Earlier this month, the Deutsche Apotheker Zeitung (DAZ) reported that frequent intake of zero-calorie or non-nutritive sweeteners (NNS) may affect the gut flora (i.e. the bacteria populating your gut), and hence our microbiome. Since a healthy and, as regards bacterial diversity, well-balanced microbiome strengthens our immune system and prevents disease, among others, any change to the microbiome as a result of frequent sweetener consumption may, just as the excessive intake of sugar, cause or worsen metabolic, cardiovascular, or skin diseases.
Several years ago, an Israeli study had already demonstrated that compared to a control group, administration of NNS resulted in excessively high blood glucose levels. This appeared to be most prominent in participants who consumed saccharin and sucralose. The impaired glycaemic response was also evident in the microbiome, as stool samples showed (for the study, please see https://www.cell.com/cell/fulltext/S0092-8674(22)00919-9).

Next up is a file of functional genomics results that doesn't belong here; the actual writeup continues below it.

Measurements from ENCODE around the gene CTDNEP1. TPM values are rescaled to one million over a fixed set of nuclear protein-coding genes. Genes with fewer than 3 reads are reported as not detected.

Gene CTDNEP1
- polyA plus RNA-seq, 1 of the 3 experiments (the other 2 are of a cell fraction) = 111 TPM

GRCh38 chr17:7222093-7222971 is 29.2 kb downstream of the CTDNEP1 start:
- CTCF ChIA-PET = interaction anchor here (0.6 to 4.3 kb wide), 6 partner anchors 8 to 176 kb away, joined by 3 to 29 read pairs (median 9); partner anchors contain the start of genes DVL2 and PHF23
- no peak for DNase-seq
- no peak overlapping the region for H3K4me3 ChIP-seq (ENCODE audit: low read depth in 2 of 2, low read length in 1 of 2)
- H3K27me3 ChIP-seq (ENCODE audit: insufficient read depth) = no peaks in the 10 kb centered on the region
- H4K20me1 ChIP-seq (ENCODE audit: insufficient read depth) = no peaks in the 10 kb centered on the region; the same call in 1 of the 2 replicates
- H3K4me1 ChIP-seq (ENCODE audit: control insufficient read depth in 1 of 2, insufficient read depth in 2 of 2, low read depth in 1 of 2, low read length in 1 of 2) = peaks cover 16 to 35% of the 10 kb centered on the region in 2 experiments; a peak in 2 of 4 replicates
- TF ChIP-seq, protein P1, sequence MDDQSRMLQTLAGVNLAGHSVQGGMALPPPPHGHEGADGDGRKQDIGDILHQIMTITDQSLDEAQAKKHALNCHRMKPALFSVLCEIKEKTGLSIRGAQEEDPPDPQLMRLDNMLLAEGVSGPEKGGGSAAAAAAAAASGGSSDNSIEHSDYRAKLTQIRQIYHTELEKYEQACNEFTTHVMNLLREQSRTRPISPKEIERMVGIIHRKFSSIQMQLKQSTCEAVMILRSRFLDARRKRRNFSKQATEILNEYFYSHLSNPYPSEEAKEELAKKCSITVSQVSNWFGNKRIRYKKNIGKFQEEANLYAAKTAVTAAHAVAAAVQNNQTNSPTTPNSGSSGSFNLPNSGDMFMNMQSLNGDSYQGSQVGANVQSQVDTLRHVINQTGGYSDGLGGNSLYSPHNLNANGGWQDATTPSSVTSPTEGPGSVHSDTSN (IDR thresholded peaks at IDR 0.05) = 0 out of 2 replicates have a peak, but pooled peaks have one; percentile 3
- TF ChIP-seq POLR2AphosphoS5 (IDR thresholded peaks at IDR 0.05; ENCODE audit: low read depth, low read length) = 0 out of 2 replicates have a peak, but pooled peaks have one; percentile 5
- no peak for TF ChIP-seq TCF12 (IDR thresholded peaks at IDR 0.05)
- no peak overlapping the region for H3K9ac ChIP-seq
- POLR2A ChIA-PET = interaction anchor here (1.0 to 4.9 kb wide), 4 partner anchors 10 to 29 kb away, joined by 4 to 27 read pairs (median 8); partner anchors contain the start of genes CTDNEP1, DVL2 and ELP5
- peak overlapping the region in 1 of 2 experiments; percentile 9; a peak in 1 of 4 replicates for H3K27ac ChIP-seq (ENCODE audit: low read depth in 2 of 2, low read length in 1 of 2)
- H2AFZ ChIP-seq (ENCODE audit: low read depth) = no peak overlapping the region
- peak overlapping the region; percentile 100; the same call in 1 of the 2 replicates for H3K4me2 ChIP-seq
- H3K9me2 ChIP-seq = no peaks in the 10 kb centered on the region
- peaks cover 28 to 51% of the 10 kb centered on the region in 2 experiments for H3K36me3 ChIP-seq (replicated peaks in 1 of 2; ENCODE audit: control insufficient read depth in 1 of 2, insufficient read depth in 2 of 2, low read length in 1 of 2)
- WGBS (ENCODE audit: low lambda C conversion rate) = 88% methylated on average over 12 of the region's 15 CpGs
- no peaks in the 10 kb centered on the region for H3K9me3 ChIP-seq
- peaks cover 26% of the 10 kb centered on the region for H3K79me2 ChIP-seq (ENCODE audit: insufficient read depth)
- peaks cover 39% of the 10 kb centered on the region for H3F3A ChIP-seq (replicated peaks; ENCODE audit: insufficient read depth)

A more recent study conducted in Cambridge found that in addition to saccharin and sucralose, aspartame may also negatively affect the gut flora. According to reports, “even a physiological concentration of only 100 micrograms may change the gut flora and make infections more likely” (NDR). Among others, bacteria become more able to form a biofilm which protects harmful bacteria (pathogens) both from their natural enemies (healthy bacteria) and also from antibiotics (https://www.mdpi.com/1422-0067/22/10/5228).
More detailed studies will be necessary to determine precisely which other impacts on physical health may result from excessive sweetener consumption. However, we can already state with considerable certainty that “zero-calorie sugar substitutes do not simply pass through our bodies without influencing them”, as the article in the DAZ said. As usual, it will be a question of the dose – with sugar just as with sugar substitutes. An unbalanced diet and the excessive consumption of specific additives will always have an impact on the gut flora, and hence upset the human natural microbiome. By the same token, a healthy bacterial diversity is vital for a healthy body.